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Hank Thomas and the Western Starlanders


 - photo by Dave Leucinger by Dave Leucinger
February 2003

In many ways, Milwaukee’s Hank Thomas and his Western Starlanders could be viewed as refugees that may have finally found the Promised Land. While most have played variations of old-school country in previous groups, none previously felt the right fit. Standup bassist Jeff Cyr, co-founder and five-year veteran of the Rustbelt Boys, acknowledged that disconnection. “In the Rustbelt Boys, the direction was more rockabilly,” he said. “But over time, I outgrew my wild-ass teenage rockabilly days, and felt held back. This is by far the best opportunity I’ve had to play the music I like. What I wanted to do for years, I’m doing now.”

Cyr, rhythm guitarist Thomas, and lead guitarist/pedal steel player Bobby Rivera had all briefly interacted in previous units – Cyr and Thomas in the Rustbelt Boys ; Thomas and Rivera in the Riverwesterners; and Cyr and Rivera in the Uptown Savages. Each had tried to integrate more vintage country sounds with their previous groups. “We did some stuff in the Savages at first,” said Rivera , “but it was phased out.” Part of the problem, Cyr noted, was instrumentation. “But with our current instrumentation, we can pull off the songs much better now,” he said.

With common focus, Thomas and company have quickly fused into a crisp, interactive quartet, blending old-school country and hopped-up hillbilly. The inspirations for Thomas and Cyr are also shared. “I saw BR5-49 in their early days - at Robert’s in Nashville - and I was turned on to old honky tonk country,” Thomas said. For Cyr, his touchstone is Wayne “The Train” Hancock. “I saw him in ‘95, and that did it. We formed the Rustbelt Boys, and our first gig was opening for BR5-49,” Cyr recalled. And how did the Starlanders debut? “Our first show was opening for Wayne (Hancock) at Reed Street Station,” Thomas said. The group’s fourth member, drummer Patrick Morrow, made the switch from jazz and R&B groups. He noted that the Starlanders ’ boogie with twang isn’t far removed from jazz. “If you listen to the old western swing, you can hear how close it is to straight swing it’s the tying link.”

The journey to this point has not been without adversity and setbacks. Rivera is continuing a noteworthy comeback from serious injury. “Last July I was moving a fan, and the index finger of my picking hand was ¾ sliced off,” he said. “The tendons were gone, the nerves were gone, and the veins were gone – it all had to be surgically reattached.” What it has meant is that Rivera plays through pain, and will continue to do so for the next year. “As I use it, it stiffens up. It’ll be that way for a while, as it continues to heal,” he said. “I can’t play four hours straight like I used to. And I’ve had to relearn every-thing about playing.”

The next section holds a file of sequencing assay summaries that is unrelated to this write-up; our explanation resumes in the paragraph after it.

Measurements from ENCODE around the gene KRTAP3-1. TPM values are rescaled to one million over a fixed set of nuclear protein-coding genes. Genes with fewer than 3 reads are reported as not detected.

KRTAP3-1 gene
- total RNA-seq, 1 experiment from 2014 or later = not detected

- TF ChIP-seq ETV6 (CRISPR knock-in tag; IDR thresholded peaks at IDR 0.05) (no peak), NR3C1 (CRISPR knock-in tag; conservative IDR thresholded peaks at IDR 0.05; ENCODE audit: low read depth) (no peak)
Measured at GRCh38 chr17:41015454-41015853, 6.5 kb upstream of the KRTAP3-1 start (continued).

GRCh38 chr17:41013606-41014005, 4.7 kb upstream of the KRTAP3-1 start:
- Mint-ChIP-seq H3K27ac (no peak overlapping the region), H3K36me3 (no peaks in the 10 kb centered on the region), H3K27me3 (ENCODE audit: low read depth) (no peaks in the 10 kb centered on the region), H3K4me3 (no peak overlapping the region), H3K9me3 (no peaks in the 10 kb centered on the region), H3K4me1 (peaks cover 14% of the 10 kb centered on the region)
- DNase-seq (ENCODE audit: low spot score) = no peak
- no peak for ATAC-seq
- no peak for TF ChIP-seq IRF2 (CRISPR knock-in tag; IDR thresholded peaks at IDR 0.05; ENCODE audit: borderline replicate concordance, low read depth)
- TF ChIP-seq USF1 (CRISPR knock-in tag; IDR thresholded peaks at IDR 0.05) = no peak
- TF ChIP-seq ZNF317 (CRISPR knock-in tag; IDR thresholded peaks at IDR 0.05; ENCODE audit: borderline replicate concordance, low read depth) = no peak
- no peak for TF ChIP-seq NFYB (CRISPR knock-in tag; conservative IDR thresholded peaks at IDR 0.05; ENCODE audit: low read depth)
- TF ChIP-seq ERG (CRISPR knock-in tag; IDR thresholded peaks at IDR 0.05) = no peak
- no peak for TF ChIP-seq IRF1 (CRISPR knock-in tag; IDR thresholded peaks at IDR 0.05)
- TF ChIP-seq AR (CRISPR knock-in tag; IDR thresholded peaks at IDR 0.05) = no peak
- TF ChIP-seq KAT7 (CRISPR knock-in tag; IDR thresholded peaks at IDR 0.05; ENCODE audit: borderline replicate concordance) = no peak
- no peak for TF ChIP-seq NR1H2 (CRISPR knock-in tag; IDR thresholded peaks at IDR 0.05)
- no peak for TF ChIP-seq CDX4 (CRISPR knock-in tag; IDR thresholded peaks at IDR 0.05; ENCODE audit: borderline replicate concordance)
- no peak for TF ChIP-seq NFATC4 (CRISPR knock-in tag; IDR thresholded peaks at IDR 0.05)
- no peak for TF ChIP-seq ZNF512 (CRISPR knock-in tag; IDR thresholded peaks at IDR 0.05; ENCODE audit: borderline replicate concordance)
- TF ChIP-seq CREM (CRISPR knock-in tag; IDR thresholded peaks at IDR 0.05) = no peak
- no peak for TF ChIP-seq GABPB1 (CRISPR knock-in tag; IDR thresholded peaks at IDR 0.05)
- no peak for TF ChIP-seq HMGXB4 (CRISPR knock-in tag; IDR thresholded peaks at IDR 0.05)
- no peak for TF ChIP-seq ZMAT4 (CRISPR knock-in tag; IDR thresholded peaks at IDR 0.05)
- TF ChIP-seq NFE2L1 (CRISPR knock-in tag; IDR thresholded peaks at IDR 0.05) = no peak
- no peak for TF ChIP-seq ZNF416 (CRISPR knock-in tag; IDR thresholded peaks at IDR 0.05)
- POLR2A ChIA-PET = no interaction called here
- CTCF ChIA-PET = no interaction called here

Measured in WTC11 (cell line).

Both Thomas and Cyr noted that Milwaukee’s support of classic country continues to grow. “The whole western swing/old country thing has been stirring around for awhile,” Cyr said. “Guys like the Western Box Turtles and Tim Cook have good fan bases; we always support each other. And national shows by Wayne and Dale (Watson) are almost always packed.” One key factor in building support has been changing attitudes towards country. “A lot of people are turned off by ‘country,’” Cyr said, “but they’re thinking the whole Garth Brooks, pop tunes in cowboy hats thing. The minute that people hear what we’re doing, they change their opinions. I challenged a guy from work that insisted he wouldn’t like us – he came out and changed his mind; it wasn’t what he expected. People just need to be educated on what real country is.”


One other way Thomas and the Starlanders are building bridges is by playing beyond the recognizable cluster of Milwaukee clubs. “Yes, we play a lot in the ‘burbs,” Thomas said. “We like to bring the band to the people, and to not burn out the crowds in the city. One other reason is that I live in New Berlin and I know the clubs. What’s fun is playing places like the Silver Spur – the owner has been pleased with the reaction and the response. It just reinforces our belief that if you see us, you’ll like us. And it expands our audience.”

The Starlanders are working towards a full-length CD, but want to ensure that it fully represents the group’s talents. “We need to add more original tunes,” Cyr said. “We’re not opposed to covers, but we want the CD to be 90% originals. Very few artists have been successful playing just covers.” Cyr and Rivera are working on many of the tunes, but don’t emphasize their efforts individually. “We want to do it where everything’s co-written,” Rivera said. “I’ve been in groups where the song comes in finished – lyrics and melody. Here, we just let the song progress as we rehearse; it can develop in practice.” But along with the fun they have, Thomas and his band mates have a noticeable intensity about them. “It can get hectic, but we’re really focused on developing more of our material,” Thomas said.

 


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